I have been working in a secondary school (11-16 year olds) for the last two weeks - just started as a special needs teaching/student assistant - and I am seeing, what I think is, a massive shift from how my age group wrote at school, only 6 or so years ago. It is no so much incorrect as lazy, illogical and confusing. For example, common phrases which cause my eyebrow to raise: "That work that I done", "ain't done nothing" (double negatives are massively common in the children's writing) "that thing he did", "the tree was like massive".
I think we are starting to see a knock on effect, wherein, students are growing accustomed to predictive text, spell checking and, above all, quick writing, and thus their formal writing is becoming lazy and a reflection of they way the speak. I understand that language is an evolving system, but I'd hate to think that something as annoying as the unwitting use of double negatives could become a part of every day language when these kids grow up and work in schools themselves.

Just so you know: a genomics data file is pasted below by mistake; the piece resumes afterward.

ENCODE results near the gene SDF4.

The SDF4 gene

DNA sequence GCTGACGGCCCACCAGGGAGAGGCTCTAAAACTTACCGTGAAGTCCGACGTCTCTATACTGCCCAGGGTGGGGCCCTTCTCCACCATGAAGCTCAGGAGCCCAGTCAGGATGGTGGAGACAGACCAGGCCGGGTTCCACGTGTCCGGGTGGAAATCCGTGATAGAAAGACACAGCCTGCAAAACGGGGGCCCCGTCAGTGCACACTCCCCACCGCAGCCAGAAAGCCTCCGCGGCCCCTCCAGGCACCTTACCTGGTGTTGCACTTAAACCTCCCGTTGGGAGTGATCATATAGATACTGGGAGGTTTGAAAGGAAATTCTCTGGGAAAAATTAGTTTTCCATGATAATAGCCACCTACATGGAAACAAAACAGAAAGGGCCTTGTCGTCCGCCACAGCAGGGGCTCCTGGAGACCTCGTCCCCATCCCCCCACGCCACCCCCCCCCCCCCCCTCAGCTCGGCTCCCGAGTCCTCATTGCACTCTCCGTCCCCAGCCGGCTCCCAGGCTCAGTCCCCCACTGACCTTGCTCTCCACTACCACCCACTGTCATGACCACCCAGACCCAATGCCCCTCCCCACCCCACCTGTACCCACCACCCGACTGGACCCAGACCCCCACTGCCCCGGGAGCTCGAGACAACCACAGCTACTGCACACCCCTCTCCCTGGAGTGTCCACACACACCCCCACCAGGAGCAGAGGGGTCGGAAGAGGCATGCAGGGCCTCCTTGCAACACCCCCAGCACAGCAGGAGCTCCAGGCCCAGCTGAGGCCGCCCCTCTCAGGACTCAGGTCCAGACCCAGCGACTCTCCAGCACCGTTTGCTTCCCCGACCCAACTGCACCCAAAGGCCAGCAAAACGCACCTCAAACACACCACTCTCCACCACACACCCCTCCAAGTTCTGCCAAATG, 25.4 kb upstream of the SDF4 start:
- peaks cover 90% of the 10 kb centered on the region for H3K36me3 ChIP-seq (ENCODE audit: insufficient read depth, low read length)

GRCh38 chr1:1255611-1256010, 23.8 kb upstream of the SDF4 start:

So in some sense, yes, I see digital technology - specifically e-mail, texting and all the predictive and checking software included - killing off a part of what I considered sensible and formal communication.
P.S. In a marginally related vein, I was watching a UK TV show - 'Countdown' - the other afternoon, when a word was put forward as a correct answer. It was 'Eejit'. A variation of 'idiot', based on Irish pronunciation and spelled phonetically apparently.
It was listed in the dictionary and named a correct, English answer to a word puzzle. Is it just me, or is this a bit too much?